For whatever reason when the 'father' goes past my house when I am in the yard, he does not turn to look, greet or acknowledge me. But when I go past his turf and I am purposely ignoring him, he has sometimes bellered out, pontificating in a booming voice (to where they probably hear it clear up to Shadle Shopping Center!) "HI THERE!!!!"
The mormons also will typically look my way and utter greetings. I ignore them and keep walking, face pointed straight ahead. Typically, they will then snicker between themselves, and/or utter some private comments to themselves.
Recently at the beginning of my walk the mormons were riding their bikes and I ignored their greeting. By the time I had gone around the block/s and was on the last leg of my walk, they had parked their bikes and were walking up to a door, and greeted me again. And again, I ignored them. They, of course, snorted and snickered between themselves. (When I have refused to talk to them at the store, asking them to leave, they usually also direct little words of profanity towards me.)
After several years of this sort of thing it dawned on me, after this recent mormon encounter, that I should perhaps give them a succinct -reason- 'why' I was ignoring them. After all, isn't it 'rude' to not be friendly?
What's wrong with being friendly with a retired catholic priest? It's wrong when he is 'pontificating' his friendliness, as if to say: I'm a priest, and I'm trying to befriend you!!! (Perhaps: in the name of the church!?) Is it friendliness with the -person-; or the -office- of the 'priest'? What's wrong with a simple friendly greeting with a couple of mormons? It's wrong when they are attired in black and white, wearing their ties, riding their trademark bicycles; trolling as 'missionaries' spreading a false gospel. Friendliness with a -person-; or a false prophet 'missionary'?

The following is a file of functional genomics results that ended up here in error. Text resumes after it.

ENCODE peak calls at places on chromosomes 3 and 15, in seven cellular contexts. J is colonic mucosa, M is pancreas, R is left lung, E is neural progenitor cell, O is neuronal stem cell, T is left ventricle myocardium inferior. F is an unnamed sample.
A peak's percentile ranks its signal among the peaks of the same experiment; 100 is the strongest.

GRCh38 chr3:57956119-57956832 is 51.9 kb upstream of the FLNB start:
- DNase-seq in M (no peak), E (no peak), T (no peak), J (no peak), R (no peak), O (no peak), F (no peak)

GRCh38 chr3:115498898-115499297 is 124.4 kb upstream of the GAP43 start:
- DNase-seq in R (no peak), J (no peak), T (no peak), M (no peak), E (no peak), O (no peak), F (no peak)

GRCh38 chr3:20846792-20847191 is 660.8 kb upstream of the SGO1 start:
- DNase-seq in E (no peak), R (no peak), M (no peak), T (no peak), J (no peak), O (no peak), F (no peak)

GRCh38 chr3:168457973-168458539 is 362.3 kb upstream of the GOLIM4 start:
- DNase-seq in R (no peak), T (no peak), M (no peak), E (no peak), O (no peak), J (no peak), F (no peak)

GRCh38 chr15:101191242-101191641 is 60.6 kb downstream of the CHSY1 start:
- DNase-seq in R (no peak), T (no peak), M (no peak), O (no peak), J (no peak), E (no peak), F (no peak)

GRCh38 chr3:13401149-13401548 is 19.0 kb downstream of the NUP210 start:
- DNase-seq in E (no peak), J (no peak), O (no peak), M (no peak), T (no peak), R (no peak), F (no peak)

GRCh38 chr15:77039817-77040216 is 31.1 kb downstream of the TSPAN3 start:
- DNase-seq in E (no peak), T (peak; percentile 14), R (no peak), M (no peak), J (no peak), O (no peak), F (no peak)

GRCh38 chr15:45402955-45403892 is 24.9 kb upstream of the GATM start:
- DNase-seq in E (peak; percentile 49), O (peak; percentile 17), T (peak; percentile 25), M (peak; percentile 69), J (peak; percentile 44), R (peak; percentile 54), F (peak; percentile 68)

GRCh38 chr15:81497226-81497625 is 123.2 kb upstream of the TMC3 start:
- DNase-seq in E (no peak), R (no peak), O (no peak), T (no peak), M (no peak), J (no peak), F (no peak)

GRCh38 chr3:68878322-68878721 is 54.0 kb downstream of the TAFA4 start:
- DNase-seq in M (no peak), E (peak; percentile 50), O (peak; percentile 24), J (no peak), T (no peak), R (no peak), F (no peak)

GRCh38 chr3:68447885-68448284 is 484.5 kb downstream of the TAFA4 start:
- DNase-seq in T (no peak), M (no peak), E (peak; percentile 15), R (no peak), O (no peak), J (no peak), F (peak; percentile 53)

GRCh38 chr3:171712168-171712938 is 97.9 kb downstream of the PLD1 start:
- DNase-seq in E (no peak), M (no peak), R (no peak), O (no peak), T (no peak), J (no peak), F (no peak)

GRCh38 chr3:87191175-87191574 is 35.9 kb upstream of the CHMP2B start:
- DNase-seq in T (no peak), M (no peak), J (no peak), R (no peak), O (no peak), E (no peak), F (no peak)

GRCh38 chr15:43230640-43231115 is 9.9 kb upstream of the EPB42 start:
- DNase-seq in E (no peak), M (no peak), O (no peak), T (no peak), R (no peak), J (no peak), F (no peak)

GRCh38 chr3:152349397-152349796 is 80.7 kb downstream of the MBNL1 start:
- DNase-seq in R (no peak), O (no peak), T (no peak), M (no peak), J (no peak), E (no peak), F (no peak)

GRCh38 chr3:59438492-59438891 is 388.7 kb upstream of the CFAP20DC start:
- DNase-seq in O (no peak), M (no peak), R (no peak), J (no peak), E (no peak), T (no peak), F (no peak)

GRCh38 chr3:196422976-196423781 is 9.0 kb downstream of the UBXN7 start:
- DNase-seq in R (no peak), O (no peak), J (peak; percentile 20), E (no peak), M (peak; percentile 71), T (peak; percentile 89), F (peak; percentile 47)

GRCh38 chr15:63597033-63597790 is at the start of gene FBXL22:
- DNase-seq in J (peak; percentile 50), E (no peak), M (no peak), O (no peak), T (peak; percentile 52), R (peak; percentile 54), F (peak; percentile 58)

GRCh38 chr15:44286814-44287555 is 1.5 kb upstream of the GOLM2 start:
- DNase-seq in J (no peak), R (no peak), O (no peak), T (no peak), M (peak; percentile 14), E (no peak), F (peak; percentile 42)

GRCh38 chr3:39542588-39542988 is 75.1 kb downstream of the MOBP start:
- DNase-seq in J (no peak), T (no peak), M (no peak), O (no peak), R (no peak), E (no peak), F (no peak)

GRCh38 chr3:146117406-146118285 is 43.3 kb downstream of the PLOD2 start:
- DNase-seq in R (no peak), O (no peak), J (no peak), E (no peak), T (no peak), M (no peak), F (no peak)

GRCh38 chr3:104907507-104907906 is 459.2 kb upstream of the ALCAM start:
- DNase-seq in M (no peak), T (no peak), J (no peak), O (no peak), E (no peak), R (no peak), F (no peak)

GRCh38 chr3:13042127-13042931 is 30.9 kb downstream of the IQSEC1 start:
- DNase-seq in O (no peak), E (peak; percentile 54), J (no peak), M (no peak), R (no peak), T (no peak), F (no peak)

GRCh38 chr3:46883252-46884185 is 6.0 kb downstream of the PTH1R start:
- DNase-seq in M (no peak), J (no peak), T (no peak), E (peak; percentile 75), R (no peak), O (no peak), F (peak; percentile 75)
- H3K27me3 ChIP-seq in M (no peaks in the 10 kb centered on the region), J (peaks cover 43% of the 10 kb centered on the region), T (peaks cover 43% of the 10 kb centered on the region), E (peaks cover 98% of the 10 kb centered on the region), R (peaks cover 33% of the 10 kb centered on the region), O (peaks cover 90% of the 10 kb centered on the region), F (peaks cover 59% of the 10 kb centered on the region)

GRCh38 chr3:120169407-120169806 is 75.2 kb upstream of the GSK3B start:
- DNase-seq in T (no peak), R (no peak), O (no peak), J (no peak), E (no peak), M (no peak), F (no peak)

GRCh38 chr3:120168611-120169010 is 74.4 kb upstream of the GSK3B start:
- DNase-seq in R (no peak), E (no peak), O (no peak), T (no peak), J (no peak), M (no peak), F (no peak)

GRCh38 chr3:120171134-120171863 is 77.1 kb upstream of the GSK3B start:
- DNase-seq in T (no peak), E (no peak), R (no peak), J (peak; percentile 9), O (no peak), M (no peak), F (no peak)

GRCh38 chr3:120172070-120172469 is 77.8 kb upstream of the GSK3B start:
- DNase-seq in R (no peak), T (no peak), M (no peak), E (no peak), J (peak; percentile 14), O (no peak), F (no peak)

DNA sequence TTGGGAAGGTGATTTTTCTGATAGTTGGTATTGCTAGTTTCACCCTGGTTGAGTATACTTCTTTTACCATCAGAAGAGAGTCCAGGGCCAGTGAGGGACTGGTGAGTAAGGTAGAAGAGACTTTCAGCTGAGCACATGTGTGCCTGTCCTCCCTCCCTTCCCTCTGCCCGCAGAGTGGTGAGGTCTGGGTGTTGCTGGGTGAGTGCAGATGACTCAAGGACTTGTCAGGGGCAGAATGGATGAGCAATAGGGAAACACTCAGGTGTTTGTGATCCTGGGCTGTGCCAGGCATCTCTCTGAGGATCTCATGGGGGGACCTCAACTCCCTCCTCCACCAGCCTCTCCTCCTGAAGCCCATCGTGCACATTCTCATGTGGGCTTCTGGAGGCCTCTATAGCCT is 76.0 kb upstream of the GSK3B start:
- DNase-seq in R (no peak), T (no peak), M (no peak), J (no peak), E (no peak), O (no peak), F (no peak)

It dawned on me that I could simply recite the Scripture -reference- to the verse quoted at the top; and let them look it up when they get home. I knew it was in 2John, but not sure the verse, looked it up when I got home, and put it into firm memory. For the 'father' I also looked up Mt23:9; you know, "Do not call anyone on earth your father; for One is your Father, He who is in Heaven"; and planted that reference in memory.
The 'father' and I have, since, crossed paths again. I gave him the two references. He said, "Oh, OK" and resumed walking. It will be interesting to see if he will attempt some sort of come-back next time.
But now we get to the reason for this article. While thinking about 2Jn10, I also got to wondering what sort of translations people might read the verse in, and what they say. So I looked it up in the versions I can reference in my Online Bible configuration, and then also pulled out the books from the shelf that I don't have in OLB: Living, Message, NRSV, TEV (good news for modern man), Phillips.
There are many who take from the KJV, which is terribly non-literal right there, and say: We don't want to bestow God's blessing on false prophets, but it's OK to greet them and be friendly. KJV says, "neither bid him God's speed" See? The 'divine' blessing? Thus, social friendliness is OK... they presume.
But, thing is, the word "God" is not in that sentence. The word actually carries the notions of: rejoice, be glad, be well, thrive, salutations, hail, etc; what we today would typically say: Hi, hello, yo, greetings, how are you, etc. Nothing about deity, but rather a generic expression of salutations and well-wishes to the hearer. Certainly, when the KJV was translated, a common cultural greeting of that day probably was "God speed", just as the artist Bob Ross would always close his painting demonstrations with a little waving wiggle of his fingers towards the camera while saying, "God bless, my friend" People making speeches, who likely don't pledge any allegiance to Deity, will close with, "God bless you-all, and God bless America!" Things such as that. It is ingrained into American culture, so -anybody- can utter the salutation, "god bless". Our money proclaims, "In god we trust". Depending on who might be reading it, -which- 'god' does it refer to? But 2Jn10 does not even reference God...-any- god. It is, simply, greetings...salutations. Even the 1384 Wycliffe says, "nether seie ye to hym, Heil" (be well) As the Japanese might say, "Genki desuka?" (Are you well? Are you in health?)